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The national union of Israel Postal Company workers has decided to distribute National Insurance Institute (NII) allotments in all postal branches, starting Friday, despite sanctions that began this week. The union said it acceded to a request by Histadrut Chairman Ofer Eini, who said failure to hand out the allotments would hurt the needy.
Serious delays in mail deliveries around the country began on Wednesday to protest "foot dragging" in negotiations between the Communications and Finance Ministries on the one hand and the union on the other. The sanctions include refusal by postal workers to accept payments to state agencies, such as income tax, VAT and National Insurance. The transfer of vehicle ownership is also not being facilitated at postal branches, and free distribution of diplomatic mail has been halted. Post offices are open only during the morning hours.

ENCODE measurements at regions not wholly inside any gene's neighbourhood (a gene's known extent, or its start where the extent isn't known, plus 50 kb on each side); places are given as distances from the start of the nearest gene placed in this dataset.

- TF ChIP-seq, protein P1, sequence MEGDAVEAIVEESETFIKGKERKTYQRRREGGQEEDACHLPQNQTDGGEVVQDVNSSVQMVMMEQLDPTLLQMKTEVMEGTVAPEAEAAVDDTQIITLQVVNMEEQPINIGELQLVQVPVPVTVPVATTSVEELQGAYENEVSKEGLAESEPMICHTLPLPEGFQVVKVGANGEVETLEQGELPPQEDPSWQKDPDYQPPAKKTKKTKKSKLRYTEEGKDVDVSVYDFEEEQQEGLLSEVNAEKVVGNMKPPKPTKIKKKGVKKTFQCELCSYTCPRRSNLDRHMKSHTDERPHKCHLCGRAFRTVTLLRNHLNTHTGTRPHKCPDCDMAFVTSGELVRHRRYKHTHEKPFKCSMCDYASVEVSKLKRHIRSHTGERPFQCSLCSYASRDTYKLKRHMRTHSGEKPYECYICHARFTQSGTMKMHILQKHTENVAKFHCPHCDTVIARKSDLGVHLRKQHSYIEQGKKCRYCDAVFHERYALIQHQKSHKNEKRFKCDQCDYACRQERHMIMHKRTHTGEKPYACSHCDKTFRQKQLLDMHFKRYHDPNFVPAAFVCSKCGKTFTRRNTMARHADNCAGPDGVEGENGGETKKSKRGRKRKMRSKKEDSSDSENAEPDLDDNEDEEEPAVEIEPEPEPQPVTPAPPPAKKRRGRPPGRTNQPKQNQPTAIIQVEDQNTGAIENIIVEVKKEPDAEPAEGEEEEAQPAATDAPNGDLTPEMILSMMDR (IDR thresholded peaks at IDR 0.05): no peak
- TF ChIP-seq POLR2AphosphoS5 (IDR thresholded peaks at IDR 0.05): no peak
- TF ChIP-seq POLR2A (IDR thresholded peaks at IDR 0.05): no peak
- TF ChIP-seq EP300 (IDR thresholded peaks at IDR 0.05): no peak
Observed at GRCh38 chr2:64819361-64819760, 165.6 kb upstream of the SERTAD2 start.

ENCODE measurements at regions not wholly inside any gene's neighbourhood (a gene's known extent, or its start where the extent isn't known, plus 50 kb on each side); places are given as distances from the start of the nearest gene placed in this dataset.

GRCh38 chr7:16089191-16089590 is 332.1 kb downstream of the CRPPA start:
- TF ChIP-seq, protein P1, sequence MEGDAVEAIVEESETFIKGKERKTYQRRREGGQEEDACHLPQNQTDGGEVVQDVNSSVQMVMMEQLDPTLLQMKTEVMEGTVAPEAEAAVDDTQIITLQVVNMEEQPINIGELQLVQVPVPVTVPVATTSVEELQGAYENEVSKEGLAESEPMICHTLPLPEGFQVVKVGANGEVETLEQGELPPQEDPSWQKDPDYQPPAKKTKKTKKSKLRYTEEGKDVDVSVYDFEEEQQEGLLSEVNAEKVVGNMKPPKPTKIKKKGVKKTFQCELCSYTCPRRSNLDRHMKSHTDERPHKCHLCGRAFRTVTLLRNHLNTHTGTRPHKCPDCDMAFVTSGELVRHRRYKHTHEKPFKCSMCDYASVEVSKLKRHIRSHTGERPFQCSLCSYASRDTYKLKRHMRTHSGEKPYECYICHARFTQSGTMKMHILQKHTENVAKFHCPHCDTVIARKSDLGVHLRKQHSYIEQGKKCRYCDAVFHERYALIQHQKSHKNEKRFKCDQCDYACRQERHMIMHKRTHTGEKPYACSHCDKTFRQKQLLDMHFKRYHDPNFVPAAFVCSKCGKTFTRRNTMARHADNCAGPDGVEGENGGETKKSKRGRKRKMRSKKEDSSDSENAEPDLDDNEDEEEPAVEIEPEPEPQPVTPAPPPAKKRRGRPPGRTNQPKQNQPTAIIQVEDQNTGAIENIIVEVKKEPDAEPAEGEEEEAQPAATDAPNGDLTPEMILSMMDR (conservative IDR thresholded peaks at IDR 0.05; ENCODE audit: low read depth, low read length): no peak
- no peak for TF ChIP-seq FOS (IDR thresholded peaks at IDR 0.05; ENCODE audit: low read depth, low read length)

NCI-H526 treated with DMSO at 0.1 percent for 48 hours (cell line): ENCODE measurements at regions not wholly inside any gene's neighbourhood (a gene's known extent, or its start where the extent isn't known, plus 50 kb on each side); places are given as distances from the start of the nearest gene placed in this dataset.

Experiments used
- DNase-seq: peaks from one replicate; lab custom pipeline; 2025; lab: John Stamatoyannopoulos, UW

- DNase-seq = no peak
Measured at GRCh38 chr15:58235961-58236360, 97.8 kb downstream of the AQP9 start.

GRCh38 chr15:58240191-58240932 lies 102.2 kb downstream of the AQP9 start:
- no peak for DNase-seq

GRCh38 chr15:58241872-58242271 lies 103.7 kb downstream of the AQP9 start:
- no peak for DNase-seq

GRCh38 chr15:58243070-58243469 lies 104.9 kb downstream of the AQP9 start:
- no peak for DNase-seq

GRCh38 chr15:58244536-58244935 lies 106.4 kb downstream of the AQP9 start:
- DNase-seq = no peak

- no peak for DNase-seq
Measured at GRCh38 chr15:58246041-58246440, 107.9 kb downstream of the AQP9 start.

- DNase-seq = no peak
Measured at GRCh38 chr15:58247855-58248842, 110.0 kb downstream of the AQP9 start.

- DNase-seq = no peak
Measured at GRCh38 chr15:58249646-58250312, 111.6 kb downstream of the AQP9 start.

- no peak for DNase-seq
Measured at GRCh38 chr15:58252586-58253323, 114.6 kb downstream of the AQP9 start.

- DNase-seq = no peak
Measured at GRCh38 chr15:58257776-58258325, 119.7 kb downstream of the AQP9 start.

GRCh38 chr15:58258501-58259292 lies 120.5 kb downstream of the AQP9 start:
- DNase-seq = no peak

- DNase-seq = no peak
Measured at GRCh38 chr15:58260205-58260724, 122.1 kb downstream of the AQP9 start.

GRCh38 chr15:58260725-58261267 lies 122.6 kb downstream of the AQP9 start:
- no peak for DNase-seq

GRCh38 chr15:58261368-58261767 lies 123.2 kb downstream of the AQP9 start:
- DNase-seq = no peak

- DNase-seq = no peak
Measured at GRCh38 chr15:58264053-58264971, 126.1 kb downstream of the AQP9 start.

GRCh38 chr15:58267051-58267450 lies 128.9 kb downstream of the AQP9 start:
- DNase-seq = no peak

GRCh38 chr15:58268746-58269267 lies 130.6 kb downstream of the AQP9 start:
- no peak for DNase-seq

A "dramatic meeting" is due to be held Sunday between worker representatives and Communications Minister Ariel Attias, according to the union spokesman, whose home in the Har Nof quarter of Jerusalem has been a focus of demonstrations by postal workers. The union said it plans to carry out a full strike and cessation of postal services starting next week (the exact date has not yet been announced) if a solution is not found.
The workers say the ministries are doing nothing to prevent the dismissal of thousands of staffers with the full opening of competition in postal services. Starting July 1, commercial firms will be able to compete with the Postal Company in the dispatch of bulk mail, which was forbidden until now. The Postal Company was not allowed by the government to make its rates more flexible to compete with entrepreneurs, the workers claim.
Last April, the Tel Aviv regional labor court urged serious negotiations between the two sides, but the union said these have not taken place.